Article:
A smartphone app that could 'sniff out' prostate tumours is currently in the works.

The device is based on a dog's sense of smell, with the animals potentially helping to catch an earlier diagnosis of the most common cancer in men according to scientists, as the pooches could detect the disease in urine. 

Now, a British and US team medical team have harnessed them into a computer learning/artificial intelligence programme.

Lead author Dr Claire Guest, of Medical Detection Dogs in Milton Keynes, said: "We've shown it's possible to replicate the dog's performance as sensors and brains and it is now time to put this technology in every smartphone."

READ MORE: MP gives update on how coronavirus vaccination centres are dealing with the pandemic

The breakthrough offers hope of cheap and simple screening as prostate cancer kills around 11,900 men in the UK each year.

The widely used PSA (prostate-specific antigen) screening test can miss aggressive prostate cancer - or suggest it is potentially deadly when it poses little risk.

But training takes time and availability is limited - making them impractical for large-scale screening.

In experiments, a miniaturised detector system that can be incorporated into a mobile photo was as successful as dogs.

The device incorporates mammalian olfactory receptors stabilised to act as sensors, and the data streams can be handled in real-time by the capabilities of a typical smartphone.

In testing, the same 50 samples of urine from patients diagnosed with prostate cancer and individuals free of the disease, matched the success rate of dogs with results being more than 70 per cent accurate.

The dogs that took part in the programme were Florin, a four-year-old female Labrador and Midas, a seven-year-old female Wire Haired Hungarian Vizsla.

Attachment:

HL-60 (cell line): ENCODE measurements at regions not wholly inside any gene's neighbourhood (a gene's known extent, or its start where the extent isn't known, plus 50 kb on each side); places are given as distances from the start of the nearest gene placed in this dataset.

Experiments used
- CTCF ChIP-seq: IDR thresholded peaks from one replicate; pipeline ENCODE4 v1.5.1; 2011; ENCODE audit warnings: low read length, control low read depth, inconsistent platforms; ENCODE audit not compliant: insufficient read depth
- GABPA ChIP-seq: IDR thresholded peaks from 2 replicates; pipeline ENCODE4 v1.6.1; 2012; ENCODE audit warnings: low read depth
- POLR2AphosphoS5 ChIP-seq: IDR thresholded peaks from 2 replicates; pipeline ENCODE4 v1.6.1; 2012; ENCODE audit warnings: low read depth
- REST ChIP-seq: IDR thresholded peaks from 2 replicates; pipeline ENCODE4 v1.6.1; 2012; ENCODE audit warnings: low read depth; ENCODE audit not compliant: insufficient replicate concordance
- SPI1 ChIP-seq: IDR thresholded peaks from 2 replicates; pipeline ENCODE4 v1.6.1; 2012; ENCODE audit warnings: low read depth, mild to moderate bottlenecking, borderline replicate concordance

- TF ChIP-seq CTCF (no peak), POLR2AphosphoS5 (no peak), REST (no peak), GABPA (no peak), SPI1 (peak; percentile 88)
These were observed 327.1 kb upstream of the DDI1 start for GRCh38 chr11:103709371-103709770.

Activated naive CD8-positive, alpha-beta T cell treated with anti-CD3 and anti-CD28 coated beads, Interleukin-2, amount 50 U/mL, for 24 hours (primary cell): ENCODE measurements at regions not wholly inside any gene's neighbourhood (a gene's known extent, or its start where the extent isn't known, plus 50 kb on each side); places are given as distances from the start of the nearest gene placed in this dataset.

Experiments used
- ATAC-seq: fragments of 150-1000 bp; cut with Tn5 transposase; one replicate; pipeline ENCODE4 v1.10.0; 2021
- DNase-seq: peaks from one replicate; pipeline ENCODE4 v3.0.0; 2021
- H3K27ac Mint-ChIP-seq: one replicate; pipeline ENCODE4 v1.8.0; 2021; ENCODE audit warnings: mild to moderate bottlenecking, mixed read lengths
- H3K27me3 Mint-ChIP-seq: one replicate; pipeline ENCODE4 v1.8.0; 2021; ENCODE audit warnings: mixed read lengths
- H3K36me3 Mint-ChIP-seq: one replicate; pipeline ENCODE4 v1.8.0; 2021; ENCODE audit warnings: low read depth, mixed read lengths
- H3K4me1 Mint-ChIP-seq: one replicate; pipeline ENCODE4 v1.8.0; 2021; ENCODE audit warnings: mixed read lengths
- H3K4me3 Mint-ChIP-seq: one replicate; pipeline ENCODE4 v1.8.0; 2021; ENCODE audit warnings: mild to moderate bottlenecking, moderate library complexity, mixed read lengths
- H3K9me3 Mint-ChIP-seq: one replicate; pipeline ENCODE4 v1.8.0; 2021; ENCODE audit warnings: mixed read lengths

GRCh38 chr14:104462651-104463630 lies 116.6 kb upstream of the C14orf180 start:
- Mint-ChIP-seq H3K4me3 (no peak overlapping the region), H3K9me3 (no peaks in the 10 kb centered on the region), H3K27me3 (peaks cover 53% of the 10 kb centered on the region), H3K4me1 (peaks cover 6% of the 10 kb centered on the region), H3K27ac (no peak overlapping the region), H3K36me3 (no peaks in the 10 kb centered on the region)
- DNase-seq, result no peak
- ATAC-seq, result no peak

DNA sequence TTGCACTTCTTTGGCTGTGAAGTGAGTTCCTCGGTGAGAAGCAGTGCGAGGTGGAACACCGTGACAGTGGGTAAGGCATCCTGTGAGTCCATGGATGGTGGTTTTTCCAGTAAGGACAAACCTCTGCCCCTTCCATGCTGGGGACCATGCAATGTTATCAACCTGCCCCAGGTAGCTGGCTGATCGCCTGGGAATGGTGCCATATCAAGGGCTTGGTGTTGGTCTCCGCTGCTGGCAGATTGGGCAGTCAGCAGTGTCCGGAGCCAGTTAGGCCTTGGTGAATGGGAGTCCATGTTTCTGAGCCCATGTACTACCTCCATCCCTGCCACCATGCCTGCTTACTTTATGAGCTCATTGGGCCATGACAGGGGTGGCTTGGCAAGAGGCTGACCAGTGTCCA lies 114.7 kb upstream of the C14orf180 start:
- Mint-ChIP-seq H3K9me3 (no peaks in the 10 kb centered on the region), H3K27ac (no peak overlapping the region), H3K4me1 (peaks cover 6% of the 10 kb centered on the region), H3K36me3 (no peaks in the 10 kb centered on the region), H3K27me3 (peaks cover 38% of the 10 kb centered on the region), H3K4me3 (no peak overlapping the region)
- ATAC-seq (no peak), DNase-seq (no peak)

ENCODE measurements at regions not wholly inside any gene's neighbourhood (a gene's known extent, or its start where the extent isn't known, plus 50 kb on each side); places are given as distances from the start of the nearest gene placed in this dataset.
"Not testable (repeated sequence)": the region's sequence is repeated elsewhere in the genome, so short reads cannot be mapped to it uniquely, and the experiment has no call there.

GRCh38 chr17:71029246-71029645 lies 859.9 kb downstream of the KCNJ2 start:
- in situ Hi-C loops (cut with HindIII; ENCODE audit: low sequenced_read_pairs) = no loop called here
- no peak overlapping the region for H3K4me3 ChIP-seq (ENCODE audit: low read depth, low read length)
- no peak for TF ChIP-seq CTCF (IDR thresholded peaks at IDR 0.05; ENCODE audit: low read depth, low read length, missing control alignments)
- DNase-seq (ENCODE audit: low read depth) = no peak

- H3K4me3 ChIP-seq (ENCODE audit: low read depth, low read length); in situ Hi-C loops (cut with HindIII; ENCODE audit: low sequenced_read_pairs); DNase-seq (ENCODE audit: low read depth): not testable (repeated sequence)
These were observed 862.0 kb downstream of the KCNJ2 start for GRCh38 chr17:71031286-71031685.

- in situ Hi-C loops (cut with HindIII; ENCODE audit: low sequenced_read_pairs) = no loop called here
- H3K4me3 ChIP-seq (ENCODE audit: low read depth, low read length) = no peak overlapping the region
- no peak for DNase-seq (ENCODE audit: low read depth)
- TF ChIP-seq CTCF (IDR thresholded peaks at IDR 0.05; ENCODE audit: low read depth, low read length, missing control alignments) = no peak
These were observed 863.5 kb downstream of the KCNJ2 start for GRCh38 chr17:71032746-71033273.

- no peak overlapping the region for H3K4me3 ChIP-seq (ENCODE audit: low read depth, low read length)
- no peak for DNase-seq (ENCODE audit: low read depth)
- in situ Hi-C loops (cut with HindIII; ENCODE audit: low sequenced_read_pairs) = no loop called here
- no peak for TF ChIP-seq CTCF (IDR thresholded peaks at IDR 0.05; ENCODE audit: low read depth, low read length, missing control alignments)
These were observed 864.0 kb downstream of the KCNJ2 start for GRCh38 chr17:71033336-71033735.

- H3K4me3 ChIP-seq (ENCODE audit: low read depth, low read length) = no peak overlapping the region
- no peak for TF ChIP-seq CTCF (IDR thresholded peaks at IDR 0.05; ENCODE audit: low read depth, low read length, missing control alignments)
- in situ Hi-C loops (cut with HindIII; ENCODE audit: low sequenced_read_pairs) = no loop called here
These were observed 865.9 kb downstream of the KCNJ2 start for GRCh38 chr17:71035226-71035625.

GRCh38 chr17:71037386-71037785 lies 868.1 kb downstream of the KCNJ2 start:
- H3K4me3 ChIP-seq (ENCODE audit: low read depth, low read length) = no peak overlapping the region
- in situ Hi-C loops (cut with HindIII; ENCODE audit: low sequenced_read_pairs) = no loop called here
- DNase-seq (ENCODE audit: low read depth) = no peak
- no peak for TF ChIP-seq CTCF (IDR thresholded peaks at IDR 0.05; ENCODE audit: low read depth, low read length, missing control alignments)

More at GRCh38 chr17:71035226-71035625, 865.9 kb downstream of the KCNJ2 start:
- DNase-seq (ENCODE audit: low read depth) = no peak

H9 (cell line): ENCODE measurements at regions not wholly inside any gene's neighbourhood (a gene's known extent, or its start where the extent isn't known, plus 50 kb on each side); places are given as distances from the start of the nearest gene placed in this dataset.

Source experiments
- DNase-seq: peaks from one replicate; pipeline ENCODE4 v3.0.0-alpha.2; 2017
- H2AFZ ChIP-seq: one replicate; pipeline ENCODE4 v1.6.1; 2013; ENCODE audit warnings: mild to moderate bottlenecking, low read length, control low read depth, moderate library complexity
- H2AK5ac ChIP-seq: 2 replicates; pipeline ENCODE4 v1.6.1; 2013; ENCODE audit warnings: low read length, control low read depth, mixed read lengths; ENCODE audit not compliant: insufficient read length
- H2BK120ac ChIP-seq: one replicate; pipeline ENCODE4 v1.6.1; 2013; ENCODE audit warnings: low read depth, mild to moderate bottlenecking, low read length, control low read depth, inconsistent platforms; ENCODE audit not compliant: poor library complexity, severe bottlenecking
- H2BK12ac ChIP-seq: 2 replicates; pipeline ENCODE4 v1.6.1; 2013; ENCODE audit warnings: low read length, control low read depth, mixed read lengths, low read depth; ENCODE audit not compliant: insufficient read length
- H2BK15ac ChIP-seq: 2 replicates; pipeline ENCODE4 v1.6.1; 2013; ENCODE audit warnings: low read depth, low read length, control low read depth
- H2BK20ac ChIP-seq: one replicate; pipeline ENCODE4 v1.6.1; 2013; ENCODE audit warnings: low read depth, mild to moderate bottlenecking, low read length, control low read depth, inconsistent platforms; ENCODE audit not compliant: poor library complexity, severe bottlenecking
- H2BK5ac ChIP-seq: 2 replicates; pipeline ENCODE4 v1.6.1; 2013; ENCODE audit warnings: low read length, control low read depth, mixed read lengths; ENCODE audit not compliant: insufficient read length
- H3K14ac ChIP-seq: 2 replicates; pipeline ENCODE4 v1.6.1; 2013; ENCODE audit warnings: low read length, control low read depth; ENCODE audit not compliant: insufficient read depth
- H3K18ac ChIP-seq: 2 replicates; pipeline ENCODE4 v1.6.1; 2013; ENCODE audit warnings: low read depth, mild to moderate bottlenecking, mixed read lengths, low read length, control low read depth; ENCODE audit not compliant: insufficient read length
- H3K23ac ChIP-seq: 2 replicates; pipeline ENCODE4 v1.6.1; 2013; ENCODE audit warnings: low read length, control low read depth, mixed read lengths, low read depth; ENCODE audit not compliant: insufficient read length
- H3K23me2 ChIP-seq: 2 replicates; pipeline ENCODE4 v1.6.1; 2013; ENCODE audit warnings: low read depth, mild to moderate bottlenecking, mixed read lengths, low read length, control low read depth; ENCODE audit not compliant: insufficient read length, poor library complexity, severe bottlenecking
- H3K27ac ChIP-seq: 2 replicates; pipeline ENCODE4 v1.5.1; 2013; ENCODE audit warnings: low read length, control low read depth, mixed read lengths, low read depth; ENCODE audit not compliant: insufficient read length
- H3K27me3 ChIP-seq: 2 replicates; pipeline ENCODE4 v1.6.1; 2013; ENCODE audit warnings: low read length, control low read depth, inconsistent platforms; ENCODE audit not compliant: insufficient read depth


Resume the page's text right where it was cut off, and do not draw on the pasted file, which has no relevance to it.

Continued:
The results from Florin and Midas trail (Source: SWNS)

The results from Florin and Midas' trail (Source: SWNS)

Dr Andreas Mershin, of MIT (Massachusetts Institute of Technology), said: "The dogs don't know any chemistry.

“They don't see a list of molecules appear in their head.

READ MORE: MP 'delighted' that TVP is to receive a £1.16m cash injection to tackle 'serious violence'

"When you smell a cup of coffee, you don't see a list of names and concentrations, you feel an integrated sensation.

“That sensation of scent character is what the dogs can mine.

"We knew the sensors are already better than what the dogs can do in terms of the limit of detection.

"But what we haven't shown before is that we can train artificial intelligence to mimic the dogs.

"And now we've shown that we can do this.

"We've shown that what the dog does can be replicated to a certain extent."

The outside of the Medical Detection Dogs in Milton Keynes

In the UK, around 48,500 new cases of prostate cancer are diagnosed annually.

Prostate Cancer UK ambassador Bill Turnbull has been campaigning for a screening programme.

The former BBC Breakfast presenter and Wycombe Wanderers fan was diagnosed with advanced prostate cancer three years ago.